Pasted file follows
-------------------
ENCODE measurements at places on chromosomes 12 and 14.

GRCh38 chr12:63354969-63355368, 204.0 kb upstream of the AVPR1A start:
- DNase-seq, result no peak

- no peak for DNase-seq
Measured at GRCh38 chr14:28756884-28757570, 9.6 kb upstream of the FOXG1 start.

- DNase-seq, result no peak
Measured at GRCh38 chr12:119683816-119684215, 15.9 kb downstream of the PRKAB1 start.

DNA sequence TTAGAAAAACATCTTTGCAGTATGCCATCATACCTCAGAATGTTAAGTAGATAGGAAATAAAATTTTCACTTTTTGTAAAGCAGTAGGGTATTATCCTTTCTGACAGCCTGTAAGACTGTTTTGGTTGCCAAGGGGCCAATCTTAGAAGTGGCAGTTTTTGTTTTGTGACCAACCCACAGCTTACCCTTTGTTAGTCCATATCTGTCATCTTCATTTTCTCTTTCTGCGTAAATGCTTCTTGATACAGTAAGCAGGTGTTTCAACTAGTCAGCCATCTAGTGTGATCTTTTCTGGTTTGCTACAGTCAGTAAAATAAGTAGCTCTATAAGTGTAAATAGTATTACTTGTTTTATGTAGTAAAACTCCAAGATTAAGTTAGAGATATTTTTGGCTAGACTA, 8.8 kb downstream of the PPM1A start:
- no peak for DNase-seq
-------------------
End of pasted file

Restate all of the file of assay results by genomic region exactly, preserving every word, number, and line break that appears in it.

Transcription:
ENCODE measurements at places on chromosomes 12 and 14.

GRCh38 chr12:63354969-63355368, 204.0 kb upstream of the AVPR1A start:
- DNase-seq, result no peak

- no peak for DNase-seq
Measured at GRCh38 chr14:28756884-28757570, 9.6 kb upstream of the FOXG1 start.

- DNase-seq, result no peak
Measured at GRCh38 chr12:119683816-119684215, 15.9 kb downstream of the PRKAB1 start.

DNA sequence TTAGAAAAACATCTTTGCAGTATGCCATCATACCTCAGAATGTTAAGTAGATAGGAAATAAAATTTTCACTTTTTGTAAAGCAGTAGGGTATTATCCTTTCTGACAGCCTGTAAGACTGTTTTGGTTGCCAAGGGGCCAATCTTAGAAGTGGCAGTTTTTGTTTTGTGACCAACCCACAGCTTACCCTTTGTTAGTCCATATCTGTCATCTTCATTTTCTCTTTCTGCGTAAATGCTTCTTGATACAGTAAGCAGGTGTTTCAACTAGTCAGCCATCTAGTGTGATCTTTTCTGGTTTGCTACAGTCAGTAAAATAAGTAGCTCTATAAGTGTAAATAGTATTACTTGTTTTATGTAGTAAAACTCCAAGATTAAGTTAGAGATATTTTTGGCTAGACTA, 8.8 kb downstream of the PPM1A start:
- no peak for DNase-seq